Multiple Sclerosis: What causes it?
MS is an autoimmune disease. Doctors still don't understand what causes MS, but there is interesting data that suggests that genetics, a person's environment and possibly even bacteria and viruses may play a role.
How does the environment affect a person's risk of MS?
Epidemiological data show several interesting trends: Different populations and ethnic groups have a markedly different prevalence of MS. The disease is especially common in Scotland, Scandinavia and throughout northern Europe. In the US the prevalence of MS is higher in whites than in other racial groups.
Studies show that MS is more common in certain parts of the world, but if you move from an area with higher risk to one of lower risk, you acquire the risk of your new home if the move occurs prior to adolescence. Such data suggests that exposure to some environmental agent encountered before puberty may predispose a person to MS.
Moreover, MS is a disease of temperate climates. In both hemispheres, its prevalence increases with distance from the equator.
Also there have been reported ‘epidemics’ of MS - for example, the group of people living off the coast of Denmark after WWII, suggesting an environmental cause.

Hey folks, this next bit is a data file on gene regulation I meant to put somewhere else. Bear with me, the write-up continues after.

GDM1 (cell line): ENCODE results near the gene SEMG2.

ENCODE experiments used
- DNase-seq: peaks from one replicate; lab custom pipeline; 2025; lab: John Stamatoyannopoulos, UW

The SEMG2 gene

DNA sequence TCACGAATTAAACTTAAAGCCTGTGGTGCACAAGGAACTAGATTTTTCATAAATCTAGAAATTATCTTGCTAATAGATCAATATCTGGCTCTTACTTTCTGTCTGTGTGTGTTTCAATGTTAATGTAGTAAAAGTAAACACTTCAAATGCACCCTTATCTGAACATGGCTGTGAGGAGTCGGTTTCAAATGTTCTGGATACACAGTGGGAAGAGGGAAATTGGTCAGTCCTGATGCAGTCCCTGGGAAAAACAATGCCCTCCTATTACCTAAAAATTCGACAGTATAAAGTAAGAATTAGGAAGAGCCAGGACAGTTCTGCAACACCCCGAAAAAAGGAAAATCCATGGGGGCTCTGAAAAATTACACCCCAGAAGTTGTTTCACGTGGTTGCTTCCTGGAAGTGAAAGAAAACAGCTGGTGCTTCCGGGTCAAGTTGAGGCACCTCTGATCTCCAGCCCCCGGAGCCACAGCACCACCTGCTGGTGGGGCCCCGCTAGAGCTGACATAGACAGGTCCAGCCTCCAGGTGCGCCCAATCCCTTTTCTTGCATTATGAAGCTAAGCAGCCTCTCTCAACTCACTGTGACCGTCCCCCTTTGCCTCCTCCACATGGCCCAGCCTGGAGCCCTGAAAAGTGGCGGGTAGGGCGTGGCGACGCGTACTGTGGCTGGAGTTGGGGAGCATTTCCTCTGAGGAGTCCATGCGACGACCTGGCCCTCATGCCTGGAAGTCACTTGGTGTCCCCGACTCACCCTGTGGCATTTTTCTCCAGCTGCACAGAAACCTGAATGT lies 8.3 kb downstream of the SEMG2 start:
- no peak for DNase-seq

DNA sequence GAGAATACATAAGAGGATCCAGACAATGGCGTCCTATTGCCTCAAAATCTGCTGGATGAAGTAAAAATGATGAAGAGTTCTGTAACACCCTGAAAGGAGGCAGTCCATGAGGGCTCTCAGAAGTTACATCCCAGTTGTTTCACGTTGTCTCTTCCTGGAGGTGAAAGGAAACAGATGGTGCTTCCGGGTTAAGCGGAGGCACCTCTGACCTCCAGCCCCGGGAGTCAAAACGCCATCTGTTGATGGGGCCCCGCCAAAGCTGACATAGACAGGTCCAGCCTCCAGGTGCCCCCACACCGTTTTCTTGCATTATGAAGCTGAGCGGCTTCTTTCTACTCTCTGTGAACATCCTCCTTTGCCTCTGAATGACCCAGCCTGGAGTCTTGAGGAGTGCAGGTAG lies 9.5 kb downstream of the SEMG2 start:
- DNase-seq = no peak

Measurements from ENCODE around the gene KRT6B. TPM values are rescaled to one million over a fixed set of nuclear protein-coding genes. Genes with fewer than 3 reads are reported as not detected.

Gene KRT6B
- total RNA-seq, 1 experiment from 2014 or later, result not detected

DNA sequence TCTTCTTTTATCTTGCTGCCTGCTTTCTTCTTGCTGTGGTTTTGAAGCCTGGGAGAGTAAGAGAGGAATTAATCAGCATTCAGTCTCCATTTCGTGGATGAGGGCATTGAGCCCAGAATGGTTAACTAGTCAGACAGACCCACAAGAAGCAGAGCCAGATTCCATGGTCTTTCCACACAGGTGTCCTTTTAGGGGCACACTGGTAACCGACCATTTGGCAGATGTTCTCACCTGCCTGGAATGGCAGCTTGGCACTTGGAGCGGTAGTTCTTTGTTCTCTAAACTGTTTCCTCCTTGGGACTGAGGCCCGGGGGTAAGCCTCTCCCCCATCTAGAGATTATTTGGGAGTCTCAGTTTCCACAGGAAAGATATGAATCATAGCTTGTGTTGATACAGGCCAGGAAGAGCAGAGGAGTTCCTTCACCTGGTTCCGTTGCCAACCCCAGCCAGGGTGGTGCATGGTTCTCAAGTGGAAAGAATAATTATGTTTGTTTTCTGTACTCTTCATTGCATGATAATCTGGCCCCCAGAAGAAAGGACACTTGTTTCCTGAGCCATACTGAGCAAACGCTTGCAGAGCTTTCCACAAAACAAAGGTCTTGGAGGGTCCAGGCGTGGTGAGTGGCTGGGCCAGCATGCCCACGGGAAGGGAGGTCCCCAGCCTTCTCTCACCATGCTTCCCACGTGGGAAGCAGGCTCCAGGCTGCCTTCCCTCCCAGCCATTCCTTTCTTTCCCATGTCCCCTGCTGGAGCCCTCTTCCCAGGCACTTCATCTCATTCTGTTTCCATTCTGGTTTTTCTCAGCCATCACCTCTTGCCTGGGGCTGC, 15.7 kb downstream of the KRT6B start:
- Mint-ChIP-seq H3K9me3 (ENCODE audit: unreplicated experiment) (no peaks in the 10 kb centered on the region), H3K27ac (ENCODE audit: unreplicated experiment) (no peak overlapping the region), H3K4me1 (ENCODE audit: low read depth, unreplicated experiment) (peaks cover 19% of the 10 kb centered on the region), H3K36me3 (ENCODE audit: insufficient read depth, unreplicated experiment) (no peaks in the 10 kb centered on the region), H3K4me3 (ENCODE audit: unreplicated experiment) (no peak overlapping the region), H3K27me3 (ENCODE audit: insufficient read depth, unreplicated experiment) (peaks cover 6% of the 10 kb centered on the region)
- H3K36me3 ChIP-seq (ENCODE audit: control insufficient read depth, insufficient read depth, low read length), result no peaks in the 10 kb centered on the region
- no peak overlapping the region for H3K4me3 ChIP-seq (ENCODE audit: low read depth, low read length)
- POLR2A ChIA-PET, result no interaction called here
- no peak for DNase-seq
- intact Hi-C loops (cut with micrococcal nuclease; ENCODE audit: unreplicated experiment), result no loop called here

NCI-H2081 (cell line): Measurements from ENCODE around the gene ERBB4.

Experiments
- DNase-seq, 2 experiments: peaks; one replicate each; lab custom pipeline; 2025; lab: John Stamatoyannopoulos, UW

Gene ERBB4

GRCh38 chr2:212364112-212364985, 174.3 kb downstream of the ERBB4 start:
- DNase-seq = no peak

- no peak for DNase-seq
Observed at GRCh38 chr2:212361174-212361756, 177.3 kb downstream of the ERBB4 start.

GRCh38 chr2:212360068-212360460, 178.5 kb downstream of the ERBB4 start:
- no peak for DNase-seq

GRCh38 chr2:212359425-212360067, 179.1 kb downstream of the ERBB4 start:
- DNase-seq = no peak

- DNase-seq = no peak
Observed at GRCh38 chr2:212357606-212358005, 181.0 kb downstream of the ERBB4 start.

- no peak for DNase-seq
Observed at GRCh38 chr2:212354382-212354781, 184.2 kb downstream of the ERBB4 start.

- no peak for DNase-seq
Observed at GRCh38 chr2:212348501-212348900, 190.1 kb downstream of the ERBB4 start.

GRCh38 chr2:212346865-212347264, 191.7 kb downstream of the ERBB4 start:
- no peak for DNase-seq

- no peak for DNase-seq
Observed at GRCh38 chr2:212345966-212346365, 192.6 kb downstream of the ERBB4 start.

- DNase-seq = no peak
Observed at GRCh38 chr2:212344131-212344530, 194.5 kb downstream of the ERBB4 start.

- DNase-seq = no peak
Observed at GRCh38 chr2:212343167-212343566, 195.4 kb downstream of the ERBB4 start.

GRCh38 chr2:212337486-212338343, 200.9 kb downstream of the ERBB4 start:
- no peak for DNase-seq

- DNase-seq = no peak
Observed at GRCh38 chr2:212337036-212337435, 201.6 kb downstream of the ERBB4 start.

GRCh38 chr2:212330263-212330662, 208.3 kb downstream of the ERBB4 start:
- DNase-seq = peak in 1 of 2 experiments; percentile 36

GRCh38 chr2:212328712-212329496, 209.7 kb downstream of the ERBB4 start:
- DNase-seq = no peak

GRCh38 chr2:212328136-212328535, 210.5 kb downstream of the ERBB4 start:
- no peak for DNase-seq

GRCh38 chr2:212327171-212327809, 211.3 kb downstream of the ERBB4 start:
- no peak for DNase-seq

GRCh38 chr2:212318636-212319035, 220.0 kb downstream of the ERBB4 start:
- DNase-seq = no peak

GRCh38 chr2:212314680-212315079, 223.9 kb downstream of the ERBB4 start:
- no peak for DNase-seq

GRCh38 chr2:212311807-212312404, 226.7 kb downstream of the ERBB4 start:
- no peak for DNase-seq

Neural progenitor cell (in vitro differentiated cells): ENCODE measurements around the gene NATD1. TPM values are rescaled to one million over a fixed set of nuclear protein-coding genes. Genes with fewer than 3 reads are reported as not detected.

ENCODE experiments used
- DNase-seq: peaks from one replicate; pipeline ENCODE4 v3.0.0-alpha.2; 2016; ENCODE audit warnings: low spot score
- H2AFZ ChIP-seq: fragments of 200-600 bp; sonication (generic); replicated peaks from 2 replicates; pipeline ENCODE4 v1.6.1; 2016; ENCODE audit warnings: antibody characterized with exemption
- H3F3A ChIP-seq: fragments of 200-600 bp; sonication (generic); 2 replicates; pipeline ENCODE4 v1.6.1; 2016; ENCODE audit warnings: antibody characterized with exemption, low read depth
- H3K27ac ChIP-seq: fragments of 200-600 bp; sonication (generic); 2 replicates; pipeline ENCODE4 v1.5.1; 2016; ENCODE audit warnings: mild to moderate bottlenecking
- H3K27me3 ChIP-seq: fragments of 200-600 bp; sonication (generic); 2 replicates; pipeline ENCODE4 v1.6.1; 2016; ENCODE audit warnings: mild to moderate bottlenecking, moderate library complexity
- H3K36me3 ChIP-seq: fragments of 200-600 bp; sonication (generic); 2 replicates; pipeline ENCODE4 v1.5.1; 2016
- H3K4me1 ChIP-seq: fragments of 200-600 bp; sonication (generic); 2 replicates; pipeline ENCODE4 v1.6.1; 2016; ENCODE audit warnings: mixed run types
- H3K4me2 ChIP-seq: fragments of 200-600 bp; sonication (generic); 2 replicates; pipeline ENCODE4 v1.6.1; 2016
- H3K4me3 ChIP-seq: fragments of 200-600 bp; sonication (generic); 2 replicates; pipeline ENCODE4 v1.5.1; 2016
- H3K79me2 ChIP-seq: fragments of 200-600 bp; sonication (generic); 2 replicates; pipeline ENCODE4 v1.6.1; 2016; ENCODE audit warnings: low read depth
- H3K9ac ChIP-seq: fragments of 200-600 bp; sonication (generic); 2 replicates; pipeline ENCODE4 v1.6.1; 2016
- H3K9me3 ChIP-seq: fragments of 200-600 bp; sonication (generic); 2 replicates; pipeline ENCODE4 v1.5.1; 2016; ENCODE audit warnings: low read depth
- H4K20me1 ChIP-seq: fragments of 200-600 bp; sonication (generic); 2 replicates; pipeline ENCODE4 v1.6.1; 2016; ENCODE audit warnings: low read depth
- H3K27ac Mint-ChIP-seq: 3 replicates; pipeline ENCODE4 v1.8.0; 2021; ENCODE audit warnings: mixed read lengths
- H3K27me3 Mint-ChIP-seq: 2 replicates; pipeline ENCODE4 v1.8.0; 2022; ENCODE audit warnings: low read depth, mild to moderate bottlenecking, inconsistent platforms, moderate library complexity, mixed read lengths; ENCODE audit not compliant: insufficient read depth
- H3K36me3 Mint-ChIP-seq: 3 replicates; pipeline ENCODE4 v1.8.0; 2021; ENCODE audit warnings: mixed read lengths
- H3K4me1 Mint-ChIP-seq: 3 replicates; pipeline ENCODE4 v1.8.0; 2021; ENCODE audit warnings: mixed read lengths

What role do genetics play in MS?
Researchers believe that MS may be inherited (passed on from parents to children). First, second and third degree relatives of people with MS are at increased risk of developing the disease. Siblings of an affected person have about a 2% risk of developing MS.
Researchers believe that there is more than one gene that makes a person more likely to get MS. Some scientists theorise that MS develops because a person is born with a genetic predisposition to react to some environmental agent, which, upon exposure, triggers an autoimmune response.
Sophisticated new techniques for identifying genes may help answer questions about the role of genetics in the development of MS.
Multiple sclerosis in children
Although MS is more common in adults between the ages of 20 and 50, it can affect children and teenagers. It is quite rare for this to happen, but nevertheless as many as five to ten per cent of young people with MS develop the condition before the age of 16. This adds up to more than 4,000 children with MS in the UK.
Children with MS generally experience the same types of symptoms as adults, including cognitive difficulties that can interfere with school performance.
Most medicine used to treat MS in adults is also used in children. However, the effectiveness and safety of these drugs in children and adolescents has not been confirmed.
What viruses are linked to MS?
Some studies have suggested that many viruses such as measles, herpes and the flu viruses may be associated with MS. To date, however, this belief has not been proven.
Are there other potential factors that cause MS?
Some research has suggested that a lack of vitamin D may increase the risk of MS. Although it has been suggested that taking vitamin D supplements may lessen the risk of MS this idea has not be proven.